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  Upcoming Intel and AMD processors, first looks. 
  Nov 04, 2005, 07:30am EST 

Intel's new 65-nm processors

By: Sander Sassen

Intel just issued a press-release yesterday that covered the re-opening of their high-volume semiconductor manufacturing facility in Chandler, Arizona, converting it to a leading-edge 300-mm, 65-nm process factory. Obviously this new factory will be producing the new 65-nm Pentium 4 processors that go by the codename 'Cedar Mill' and will be introduced in 2006. Cedar Mill Pentium 4s will be introduced in the 600-series of Intel Pentium 4 processors and hence will feature 2MB of L2-cache memory. These same processor cores will also end up in Intel's dual core processors much like todays Pentium Ds are basically two Prescott cores on a single substrate. Future Pentium D processors, codenamed 'Presler' will simply have two Cedar Mill cores which are also physically separated, unlike current Smithfield Pentium Ds.

Intel's Pentium 4 processor which was first introduced in 2000.

With the new Presler Pentium Ds Intel will introduce new model numbers as the Preslers will be dubbed the 900-series. And of course there'll be a series of Extreme Edition processors based on Presler. The new XEs will have support for HyperThreading and 1066MHz front side bus unlike the 900-series, effectively making them the fastest processors Intel has to offer. Unfortunately all of these processors and the NetBurst architecture that was introduced in 2000 will be superseded by a new architecture that Intel will launch in late 2006.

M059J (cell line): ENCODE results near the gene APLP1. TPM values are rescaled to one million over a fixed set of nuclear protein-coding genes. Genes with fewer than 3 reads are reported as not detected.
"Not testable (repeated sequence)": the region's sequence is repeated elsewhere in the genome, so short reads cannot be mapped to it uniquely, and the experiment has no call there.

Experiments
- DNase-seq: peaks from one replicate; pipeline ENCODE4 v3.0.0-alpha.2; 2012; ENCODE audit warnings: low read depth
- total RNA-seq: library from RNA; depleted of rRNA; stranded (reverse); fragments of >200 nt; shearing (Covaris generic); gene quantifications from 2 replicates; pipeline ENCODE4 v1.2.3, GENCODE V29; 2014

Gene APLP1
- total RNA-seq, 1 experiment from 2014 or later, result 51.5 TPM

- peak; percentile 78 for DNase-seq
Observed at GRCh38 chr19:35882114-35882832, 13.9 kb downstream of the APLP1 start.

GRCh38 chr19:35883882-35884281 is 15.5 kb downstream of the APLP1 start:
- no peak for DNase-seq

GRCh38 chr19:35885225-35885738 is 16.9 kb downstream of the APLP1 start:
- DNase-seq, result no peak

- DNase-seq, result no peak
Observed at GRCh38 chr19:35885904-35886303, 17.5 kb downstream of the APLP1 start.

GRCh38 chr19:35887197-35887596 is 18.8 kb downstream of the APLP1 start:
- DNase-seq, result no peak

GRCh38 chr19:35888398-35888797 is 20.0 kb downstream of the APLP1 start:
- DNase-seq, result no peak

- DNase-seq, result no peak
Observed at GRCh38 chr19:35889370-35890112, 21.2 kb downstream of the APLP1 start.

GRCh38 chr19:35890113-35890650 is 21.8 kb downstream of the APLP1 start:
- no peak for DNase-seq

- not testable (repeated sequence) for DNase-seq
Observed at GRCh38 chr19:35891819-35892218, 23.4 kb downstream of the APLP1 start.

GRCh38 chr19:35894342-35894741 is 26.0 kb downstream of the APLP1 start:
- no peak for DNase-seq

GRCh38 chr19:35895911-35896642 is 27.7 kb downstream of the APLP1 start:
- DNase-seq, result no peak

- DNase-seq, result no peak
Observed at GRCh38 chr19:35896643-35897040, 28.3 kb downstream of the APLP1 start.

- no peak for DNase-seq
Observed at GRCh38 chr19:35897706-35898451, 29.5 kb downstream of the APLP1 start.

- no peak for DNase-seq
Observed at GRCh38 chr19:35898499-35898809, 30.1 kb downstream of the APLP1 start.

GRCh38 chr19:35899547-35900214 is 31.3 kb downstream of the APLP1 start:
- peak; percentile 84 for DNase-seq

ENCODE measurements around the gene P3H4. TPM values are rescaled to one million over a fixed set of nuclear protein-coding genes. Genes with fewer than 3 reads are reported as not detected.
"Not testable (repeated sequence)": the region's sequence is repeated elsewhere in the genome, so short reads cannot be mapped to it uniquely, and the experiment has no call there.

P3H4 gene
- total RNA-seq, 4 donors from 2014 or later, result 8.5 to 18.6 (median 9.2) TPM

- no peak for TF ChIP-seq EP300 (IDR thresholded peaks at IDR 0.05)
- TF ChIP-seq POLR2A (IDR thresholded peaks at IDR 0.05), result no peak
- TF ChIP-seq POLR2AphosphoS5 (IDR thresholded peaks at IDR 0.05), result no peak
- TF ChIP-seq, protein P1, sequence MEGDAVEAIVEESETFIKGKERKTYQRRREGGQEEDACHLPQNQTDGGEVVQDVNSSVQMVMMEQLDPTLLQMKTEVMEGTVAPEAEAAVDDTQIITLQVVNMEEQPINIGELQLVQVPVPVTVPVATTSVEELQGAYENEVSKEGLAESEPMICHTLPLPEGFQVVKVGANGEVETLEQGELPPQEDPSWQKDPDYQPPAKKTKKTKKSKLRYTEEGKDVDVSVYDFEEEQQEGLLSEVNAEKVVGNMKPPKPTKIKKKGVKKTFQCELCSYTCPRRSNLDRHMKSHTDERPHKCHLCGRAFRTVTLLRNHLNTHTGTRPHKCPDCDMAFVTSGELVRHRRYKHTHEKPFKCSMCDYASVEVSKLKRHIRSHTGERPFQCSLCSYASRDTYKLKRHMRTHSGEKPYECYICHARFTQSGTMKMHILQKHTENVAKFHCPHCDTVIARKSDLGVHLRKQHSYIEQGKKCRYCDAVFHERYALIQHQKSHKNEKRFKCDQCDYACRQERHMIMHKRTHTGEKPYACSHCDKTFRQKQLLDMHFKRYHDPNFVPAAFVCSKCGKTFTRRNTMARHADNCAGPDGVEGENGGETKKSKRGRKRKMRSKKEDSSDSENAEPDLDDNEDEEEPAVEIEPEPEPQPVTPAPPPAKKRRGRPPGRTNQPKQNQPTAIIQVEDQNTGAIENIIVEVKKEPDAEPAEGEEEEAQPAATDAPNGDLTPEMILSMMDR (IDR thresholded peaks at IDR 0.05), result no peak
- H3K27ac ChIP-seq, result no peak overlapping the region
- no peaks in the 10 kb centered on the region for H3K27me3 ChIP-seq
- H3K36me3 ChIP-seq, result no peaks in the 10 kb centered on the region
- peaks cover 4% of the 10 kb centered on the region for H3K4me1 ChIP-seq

This new architecture will feature all of the good bits of both the Pentium 4 and Pentium M architecture such as the 64-bit extensions, fast front side bus, optimized power consumption and dual core support. The details are a bit sketchy still, but Intel seems dead set on keeping power consumption down to about 35-watts for mobile processors, 65-watts for desktop and 80-watts for server processors. That's a far cry from the up to 130-watts of power consumption some of Intel's current single-core processors are capable of. Mobile processors will go by the Merom codename, whereas desktop processors are said to carry the Conroe codename, no details yet on server processors though.

A die-shot of Intel's Dothan 90-nm Pentium M processor.

But before Merom debuts Intel will introduce their third generation Centrino mobile technology which will feature the dual-core Yonah processor. Just like Cedar-Mill and Presler Yonah will be a 65-nm processor but will feature something called 'SmartCache' by Sean Malony, Intel's executive vice president. In essence SmartCache is cache memory that's shared among the two processor cores and means a reduction in die-size and hence a reduction in manufacturing costs. According to Intel we'll also see a single-core Yonah to tailor to the entry-level notebook market, which could well be the new Celeron M.

1. Intel's new 65-nm processors
2. AMD’s new sockets and DDR2 support

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